Former Chief of Naval Operations Admiral Kelso Leaves Legacy of Service, Integrity


Story Number: NNS130624-20Release Date: 6/24/2013 7:03:00 PM
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From Naval History and Heritage Command

WASHINGTON (NNS) -- Adm. Frank Kelso II, 79, former Chief of Naval Operations (CNO), died Sunday, June 23, 2013, following injuries sustained from a fall earlier in the week.
Kelso, a native of Fayetteville, Tenn., served as Chief of Naval Operations from June 29, 1990 until April 23, 1994.

As the Chief of Naval Operations and throughout his career as a naval officer, Kelso was renowned for his intelligence, integrity and upstanding character.

"Adm. Kelso was a submariner, an accomplished commander, and an unmatched leader known for his intelligence and integrity. The thoughts of the 900,000 Sailors, Marines and civilians who make up the Department of the Navy go out to our fallen shipmate and his family. Semper Fortis," said Secretary of the Navy (SECNAV) Ray Mabus.

"Adm. Frank Kelso's bold leadership and innovative thinking guided the Navy through times of war and significant draw-down at the end of the Cold War. The ability to cut against the grain and find new and creative solutions for the Navy are what set Admiral Kelso apart from his peers. It was his strength of character and sure-fire integrity that ensured his success as a former CNO and to a higher degree solidified the formidable legacy of a great life that Admiral Frank Kelso leaves behind. It was an honor to have served with him and we are a better Navy due to his leadership and faithful commitment to our Sailors, civilians and their families," said U.S. Navy Chief of Naval Operations Adm. Jonathan W. Greenert.

Kelso eventually returned to live in Fayetteville, Tenn., in 2003, a decade after retiring from the Navy.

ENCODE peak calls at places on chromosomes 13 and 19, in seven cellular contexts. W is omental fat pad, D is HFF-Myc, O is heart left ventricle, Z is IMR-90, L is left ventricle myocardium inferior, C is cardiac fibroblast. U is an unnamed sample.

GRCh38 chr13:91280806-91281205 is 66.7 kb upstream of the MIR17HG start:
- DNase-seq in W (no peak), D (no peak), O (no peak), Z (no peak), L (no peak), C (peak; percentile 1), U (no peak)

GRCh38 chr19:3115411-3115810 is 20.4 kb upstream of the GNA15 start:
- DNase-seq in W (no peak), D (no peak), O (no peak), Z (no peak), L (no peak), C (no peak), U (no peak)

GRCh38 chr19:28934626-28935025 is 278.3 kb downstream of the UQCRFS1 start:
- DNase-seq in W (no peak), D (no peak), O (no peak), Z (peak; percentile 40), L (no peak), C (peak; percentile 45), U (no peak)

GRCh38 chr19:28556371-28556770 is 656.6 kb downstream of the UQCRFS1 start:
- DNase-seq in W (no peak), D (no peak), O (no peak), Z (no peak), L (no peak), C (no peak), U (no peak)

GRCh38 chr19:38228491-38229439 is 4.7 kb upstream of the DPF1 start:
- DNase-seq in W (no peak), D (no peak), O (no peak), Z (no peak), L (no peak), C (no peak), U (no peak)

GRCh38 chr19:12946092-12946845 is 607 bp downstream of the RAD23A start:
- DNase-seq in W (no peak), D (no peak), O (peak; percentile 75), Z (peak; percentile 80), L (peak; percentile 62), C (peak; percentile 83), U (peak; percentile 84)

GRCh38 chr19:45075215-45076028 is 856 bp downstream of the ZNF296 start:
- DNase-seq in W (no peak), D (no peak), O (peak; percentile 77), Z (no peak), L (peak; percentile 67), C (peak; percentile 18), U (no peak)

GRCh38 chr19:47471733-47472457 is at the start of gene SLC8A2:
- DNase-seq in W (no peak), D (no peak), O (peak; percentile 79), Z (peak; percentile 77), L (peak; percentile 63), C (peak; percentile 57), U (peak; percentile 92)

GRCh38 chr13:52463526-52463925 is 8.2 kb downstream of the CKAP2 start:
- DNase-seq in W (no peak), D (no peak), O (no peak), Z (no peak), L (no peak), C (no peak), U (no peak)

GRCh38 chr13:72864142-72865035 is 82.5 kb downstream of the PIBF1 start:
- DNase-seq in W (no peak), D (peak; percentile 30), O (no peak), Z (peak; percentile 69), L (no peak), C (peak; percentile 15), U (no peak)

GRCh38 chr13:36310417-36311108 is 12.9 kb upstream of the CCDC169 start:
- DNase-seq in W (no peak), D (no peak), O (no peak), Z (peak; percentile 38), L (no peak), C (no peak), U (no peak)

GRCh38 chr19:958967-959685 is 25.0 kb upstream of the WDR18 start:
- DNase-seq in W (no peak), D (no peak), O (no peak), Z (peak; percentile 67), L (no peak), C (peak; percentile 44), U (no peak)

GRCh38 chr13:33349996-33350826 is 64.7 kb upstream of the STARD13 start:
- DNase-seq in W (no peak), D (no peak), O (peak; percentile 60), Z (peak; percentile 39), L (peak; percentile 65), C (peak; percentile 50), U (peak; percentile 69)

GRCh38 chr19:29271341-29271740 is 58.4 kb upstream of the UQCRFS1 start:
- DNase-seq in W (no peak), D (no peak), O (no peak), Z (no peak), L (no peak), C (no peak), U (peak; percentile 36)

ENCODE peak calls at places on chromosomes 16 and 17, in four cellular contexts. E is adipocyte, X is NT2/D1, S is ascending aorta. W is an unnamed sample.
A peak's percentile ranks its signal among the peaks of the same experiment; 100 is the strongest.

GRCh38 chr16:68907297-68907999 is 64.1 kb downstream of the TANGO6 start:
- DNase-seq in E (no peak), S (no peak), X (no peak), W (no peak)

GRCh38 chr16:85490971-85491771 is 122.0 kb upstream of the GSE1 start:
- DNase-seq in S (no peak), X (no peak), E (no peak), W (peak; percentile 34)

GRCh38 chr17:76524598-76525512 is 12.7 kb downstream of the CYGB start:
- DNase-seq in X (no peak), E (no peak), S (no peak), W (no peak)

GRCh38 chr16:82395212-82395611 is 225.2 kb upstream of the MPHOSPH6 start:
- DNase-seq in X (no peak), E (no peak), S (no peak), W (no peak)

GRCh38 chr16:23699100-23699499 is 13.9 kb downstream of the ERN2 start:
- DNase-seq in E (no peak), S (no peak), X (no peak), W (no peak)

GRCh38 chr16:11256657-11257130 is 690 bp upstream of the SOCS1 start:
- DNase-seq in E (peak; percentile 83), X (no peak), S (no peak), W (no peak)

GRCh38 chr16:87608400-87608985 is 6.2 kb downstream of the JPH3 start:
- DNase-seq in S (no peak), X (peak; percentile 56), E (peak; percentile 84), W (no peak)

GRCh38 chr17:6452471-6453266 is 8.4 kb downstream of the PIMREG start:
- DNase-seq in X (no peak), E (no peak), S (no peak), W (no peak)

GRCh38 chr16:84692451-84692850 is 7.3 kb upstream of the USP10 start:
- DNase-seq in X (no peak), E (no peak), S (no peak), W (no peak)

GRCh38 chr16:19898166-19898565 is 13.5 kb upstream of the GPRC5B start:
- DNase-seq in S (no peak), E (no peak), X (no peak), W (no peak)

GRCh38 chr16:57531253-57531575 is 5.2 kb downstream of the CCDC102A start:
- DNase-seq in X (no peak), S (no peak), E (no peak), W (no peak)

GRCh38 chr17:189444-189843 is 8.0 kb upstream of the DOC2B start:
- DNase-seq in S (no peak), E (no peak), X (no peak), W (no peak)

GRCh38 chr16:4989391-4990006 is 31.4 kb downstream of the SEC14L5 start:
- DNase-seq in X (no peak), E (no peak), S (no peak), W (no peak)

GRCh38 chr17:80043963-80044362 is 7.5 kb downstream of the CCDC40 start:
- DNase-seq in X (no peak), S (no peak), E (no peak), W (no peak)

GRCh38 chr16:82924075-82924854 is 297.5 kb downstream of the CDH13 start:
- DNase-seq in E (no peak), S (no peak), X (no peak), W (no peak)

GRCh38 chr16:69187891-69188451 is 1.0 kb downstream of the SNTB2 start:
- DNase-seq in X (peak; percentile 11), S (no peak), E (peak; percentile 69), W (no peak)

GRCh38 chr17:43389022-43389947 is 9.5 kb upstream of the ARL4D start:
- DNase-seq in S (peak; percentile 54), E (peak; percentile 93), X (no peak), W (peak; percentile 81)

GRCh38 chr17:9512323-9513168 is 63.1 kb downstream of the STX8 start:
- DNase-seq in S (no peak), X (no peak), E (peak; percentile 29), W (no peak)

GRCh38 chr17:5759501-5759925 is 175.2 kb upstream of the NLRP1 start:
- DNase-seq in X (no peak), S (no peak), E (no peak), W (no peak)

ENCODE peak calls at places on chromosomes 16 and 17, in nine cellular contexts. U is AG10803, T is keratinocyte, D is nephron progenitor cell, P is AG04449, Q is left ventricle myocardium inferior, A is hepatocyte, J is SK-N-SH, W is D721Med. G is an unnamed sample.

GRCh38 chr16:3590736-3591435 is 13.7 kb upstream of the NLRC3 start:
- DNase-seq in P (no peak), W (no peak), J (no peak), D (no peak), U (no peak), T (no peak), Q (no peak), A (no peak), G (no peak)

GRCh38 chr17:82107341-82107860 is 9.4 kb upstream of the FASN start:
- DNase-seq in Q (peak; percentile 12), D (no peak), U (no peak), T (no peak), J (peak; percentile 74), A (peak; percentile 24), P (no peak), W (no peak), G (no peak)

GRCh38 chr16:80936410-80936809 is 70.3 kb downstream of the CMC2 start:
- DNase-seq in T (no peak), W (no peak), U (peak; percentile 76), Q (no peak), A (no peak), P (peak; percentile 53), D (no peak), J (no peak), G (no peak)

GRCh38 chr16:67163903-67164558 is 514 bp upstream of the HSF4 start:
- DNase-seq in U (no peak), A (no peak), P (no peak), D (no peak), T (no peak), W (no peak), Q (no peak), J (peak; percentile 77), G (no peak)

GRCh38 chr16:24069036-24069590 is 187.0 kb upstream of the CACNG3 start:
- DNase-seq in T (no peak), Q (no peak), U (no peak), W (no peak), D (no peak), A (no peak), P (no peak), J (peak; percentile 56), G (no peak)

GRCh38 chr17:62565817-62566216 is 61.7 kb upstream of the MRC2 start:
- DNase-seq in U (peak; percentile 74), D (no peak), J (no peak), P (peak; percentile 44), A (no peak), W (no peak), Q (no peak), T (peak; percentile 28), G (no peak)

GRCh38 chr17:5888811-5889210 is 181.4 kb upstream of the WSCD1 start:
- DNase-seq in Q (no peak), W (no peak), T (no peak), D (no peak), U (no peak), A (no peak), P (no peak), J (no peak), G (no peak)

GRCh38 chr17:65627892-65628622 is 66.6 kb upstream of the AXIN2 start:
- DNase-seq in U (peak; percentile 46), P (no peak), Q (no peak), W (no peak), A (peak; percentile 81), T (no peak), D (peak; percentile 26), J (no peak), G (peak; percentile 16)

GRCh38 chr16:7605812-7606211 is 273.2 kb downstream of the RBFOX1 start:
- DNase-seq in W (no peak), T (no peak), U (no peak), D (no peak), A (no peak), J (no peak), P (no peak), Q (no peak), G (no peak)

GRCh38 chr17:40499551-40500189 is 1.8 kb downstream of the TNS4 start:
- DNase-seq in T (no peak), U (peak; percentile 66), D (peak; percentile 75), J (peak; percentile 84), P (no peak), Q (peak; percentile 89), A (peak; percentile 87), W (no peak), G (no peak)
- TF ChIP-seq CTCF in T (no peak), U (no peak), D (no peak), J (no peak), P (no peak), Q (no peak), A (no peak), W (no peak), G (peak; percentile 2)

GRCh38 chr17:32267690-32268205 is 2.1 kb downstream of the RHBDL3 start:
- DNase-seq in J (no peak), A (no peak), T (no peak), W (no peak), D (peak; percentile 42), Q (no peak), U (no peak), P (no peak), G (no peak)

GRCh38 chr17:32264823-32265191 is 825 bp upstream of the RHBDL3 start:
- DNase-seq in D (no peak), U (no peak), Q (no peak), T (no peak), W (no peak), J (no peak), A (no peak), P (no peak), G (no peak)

He was the third of three submariners in a row who served as CNO in in the 1980s and '90s. As CNO he led the Navy in a period of significant drawdown of U.S. naval forces in the wake of the end of the Cold War and the ballyhooed "peace dividend." Concurrently, he oversaw the introduction of new platforms and systems that improved capabilities, including precision strike operations. The nation persistently called on the naval capabilities throughout his tour, starting with Operation Desert Storm.

As CNO, he also oversaw revolutionary changes within the OPNAV staff and profoundly changed the means by which the Navy processed and made decisions. In keeping with joint staff practices, he changed "OP" codes to "N" codes, and the staff was reorganized to align with a "Napoleonic" arrangement used by both the Army and the Joint Staff. In a period of dramatic change, he helped to transform not merely the organization, but also the processes by which information could be shared and considered. He is credited with dramatically changing the means by which more informed decisions could be made by the Navy.

Kelso was a strong advocate for the integration of women, particularly in the wake of the 1991 Tailhook Convention during which numerous incidents of sexual assault and harassment were found to have occurred.

During his tour as Commander of the Navy's Sixth Fleet in the Mediterranean Sea, members of the Palestine Liberation Front hijacked the cruise ship Achille Lauro and had killed a disabled passenger. When their demands were not met, they negotiated safe refuge and were flown towards Tunisia aboard an Egyptian commercial airliner. The plane was intercepted by U.S. Navy F-14 Tomcats and forced to land in Sigonella, Sicily, where the hijackers were arrested and later tried for murder.